This paper provides new insights into the food security performance of long and short food chains, through an analysis of the resilience of such chains during the severe weather events that occurred in the Australian State of Queensland in early 2011. Widespread flooding cut roads and highways, isolated towns, and resulted in the deaths of people and animals. Farmlands were inundated and there were food shortages in many towns. We found clear evidence that the supermarket-based (long) food chain delivery system experienced significant difficulties in supplying food to flood-affected towns. In contrast, more localized (short) food supply chains—which relied upon supply from growers in peri-urban areas and community-based food initiatives—remained largely intact, and provided food at a time when the supermarkets were limited in their ability to respond to consumer demand. However, on closer examination of food distribution during flooding in the regional city of Rockhampton and in the State capital, Brisbane, the demarcation of success between “long” and “short” food chains became blurred. Both types of food supply chains shared some key resilience characteristics in responding to crisis but diverged in other important ways. We argue that conceptualizing food chains in terms of key elements of resilience—scale, diversity, flexibility and cohesion—may be more fruitful than the short-long dichotomy alone. This approach is particularly useful when prioritizing food security as the basis for evaluating food system sustainability in a context of predicted increases in extreme weather events and future climate change.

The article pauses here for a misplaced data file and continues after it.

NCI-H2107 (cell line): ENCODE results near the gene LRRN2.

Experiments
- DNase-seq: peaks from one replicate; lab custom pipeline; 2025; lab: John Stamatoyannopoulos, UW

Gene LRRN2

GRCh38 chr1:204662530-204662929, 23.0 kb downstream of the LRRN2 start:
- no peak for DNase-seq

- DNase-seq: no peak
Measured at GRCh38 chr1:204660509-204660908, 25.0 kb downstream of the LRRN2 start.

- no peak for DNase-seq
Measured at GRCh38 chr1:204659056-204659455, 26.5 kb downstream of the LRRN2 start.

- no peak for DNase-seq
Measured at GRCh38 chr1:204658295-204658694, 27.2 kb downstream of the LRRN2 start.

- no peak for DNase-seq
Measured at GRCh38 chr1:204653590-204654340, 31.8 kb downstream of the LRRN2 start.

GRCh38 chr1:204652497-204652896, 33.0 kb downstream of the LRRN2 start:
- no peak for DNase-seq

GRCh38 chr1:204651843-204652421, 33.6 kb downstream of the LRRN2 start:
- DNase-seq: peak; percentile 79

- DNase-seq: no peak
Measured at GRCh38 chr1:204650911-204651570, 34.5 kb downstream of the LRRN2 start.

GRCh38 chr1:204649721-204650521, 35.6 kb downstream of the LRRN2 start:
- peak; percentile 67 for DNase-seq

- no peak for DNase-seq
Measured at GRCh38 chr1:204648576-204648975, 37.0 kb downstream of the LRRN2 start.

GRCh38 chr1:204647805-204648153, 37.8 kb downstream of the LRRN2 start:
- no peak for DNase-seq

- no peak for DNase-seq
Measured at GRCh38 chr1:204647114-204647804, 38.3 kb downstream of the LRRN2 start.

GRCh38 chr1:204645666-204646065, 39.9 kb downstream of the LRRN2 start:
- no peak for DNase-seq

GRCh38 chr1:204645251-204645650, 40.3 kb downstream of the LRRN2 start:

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This definition emphasizes short-term food supply during an isolated crisis. Other understandings emphasize not only the initial capacity to cope or respond to stress or change, but highlight that resilience also involves a transformative component, whereby building resilience also means being able to move forward, change or renew (hopefully towards a more ‘sustainable’ state) (see Brown 2014; Smith and Lawrence 2014).
This emphasis on social resilience is driven, in part, by a growing critique of the dominance of the social–ecological approach (see review by Brown 2014).
Social learning and transformation are addressed in our ongoing research, as yet unpublished.
How these characteristics combine/overlap is described as part of our findings and discussion. See also Smith and Lawrence (2014).
This theme is taken up in our continuing work on this project, as yet unpublished.
Australian Defence Force
Community Supported Agriculture
Commonwealth Scientific and Industrial Research Organisation
Department of Agriculture, Fisheries and Forestry
Independent Grocers’ Association
State Emergency Services
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This study was funded by the Australian Research Council (Discovery Project DP120101949)—Governing Food Security in Australia in an Era of Climate Change: A Sociological Analysis. Professor Lawrence was also part-funded by the National Research Foundation of Korea (NRF-2010-330-00159) and the Norwegian Research Council (FORFOOD No. 220691).
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Smith, K., Lawrence, G., MacMahon, A. et al. The resilience of long and short food chains: a case study of flooding in Queensland, Australia. Agric Hum Values 33, 45–60 (2016). https://doi.org/10.1007/s10460-015-9603-1